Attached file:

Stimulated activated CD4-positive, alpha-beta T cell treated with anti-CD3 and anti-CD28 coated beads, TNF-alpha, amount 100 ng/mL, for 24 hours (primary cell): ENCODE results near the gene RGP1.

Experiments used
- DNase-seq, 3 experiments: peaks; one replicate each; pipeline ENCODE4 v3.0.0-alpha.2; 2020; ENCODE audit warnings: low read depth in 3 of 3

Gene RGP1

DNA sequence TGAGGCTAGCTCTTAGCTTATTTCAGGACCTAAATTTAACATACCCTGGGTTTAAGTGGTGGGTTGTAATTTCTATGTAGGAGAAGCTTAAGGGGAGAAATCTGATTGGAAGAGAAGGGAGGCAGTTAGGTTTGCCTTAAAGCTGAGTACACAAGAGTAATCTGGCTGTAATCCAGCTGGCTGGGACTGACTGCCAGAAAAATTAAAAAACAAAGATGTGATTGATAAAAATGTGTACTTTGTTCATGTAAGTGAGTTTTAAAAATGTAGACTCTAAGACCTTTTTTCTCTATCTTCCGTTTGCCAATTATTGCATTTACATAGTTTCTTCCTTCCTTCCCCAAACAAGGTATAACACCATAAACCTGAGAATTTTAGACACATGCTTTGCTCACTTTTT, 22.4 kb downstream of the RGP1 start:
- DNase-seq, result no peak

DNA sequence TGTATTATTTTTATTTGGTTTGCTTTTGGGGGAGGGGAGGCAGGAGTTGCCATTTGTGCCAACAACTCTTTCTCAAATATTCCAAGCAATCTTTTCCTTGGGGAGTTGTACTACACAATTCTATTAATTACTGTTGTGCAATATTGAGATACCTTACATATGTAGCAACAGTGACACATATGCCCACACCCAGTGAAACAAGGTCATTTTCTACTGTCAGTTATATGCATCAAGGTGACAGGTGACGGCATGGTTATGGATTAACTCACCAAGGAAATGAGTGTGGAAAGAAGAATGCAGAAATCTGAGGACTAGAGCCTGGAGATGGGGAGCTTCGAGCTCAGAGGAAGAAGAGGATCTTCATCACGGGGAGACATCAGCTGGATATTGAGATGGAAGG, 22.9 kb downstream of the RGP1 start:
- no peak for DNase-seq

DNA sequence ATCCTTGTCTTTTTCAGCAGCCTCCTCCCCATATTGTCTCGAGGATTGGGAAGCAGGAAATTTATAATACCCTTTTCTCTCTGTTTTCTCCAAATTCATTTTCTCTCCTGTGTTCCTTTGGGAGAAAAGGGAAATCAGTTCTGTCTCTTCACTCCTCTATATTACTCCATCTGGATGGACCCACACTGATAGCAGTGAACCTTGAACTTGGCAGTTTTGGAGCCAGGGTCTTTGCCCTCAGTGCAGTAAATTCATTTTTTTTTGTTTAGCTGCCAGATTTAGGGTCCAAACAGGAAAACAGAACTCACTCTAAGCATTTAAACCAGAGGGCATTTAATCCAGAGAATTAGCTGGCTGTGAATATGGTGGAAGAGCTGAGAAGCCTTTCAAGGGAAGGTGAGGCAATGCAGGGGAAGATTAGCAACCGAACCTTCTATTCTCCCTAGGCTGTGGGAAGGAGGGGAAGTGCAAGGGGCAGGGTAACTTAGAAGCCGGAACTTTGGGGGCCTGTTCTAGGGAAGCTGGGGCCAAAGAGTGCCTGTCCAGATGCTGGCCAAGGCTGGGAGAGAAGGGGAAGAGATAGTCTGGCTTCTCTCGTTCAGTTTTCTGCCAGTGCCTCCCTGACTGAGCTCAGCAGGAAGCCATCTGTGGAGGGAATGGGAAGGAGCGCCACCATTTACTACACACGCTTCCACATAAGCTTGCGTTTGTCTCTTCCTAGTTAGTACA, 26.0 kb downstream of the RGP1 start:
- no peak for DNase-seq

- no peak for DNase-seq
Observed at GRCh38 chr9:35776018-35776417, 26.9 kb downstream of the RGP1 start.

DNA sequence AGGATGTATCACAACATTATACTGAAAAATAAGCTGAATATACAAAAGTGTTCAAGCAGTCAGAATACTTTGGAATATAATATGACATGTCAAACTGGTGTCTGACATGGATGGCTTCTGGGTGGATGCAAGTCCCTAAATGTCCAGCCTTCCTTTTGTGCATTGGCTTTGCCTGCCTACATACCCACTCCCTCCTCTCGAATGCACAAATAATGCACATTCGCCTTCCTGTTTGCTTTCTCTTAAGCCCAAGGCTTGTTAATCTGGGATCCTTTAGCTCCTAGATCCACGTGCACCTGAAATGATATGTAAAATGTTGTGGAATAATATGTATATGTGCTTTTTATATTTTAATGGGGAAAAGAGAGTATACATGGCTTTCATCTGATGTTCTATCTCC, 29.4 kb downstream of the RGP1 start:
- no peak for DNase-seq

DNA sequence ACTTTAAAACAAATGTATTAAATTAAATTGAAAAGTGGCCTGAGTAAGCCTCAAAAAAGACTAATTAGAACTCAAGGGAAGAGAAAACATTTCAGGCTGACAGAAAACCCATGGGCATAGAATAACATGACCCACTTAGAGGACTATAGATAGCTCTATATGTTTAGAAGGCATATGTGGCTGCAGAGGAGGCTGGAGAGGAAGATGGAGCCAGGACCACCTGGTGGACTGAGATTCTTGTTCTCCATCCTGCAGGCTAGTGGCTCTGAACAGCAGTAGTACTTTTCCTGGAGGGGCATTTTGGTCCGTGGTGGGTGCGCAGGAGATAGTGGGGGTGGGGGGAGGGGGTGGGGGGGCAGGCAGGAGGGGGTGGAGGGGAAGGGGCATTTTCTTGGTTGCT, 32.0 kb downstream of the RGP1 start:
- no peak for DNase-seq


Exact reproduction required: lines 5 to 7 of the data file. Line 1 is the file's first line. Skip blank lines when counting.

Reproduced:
DNA sequence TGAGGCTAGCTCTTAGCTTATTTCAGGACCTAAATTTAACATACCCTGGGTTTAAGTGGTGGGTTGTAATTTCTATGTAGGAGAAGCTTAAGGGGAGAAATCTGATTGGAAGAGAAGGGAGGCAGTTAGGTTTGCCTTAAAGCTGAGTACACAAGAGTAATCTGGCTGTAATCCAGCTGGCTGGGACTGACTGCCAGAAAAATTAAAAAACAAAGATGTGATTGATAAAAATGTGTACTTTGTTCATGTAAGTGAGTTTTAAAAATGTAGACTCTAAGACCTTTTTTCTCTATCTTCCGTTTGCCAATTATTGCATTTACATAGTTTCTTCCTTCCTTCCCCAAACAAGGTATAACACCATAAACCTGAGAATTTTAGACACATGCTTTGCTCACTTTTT, 22.4 kb downstream of the RGP1 start:
- DNase-seq, result no peak

DNA sequence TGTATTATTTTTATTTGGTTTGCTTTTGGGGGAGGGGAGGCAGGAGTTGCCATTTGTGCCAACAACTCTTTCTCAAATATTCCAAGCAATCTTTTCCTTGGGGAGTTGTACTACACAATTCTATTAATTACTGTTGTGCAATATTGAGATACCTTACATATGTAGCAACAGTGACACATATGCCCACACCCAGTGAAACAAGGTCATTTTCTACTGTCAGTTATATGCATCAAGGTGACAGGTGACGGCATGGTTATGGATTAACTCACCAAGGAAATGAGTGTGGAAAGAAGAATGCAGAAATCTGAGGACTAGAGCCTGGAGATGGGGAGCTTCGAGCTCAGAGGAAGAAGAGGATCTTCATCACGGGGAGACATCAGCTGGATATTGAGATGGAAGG, 22.9 kb downstream of the RGP1 start: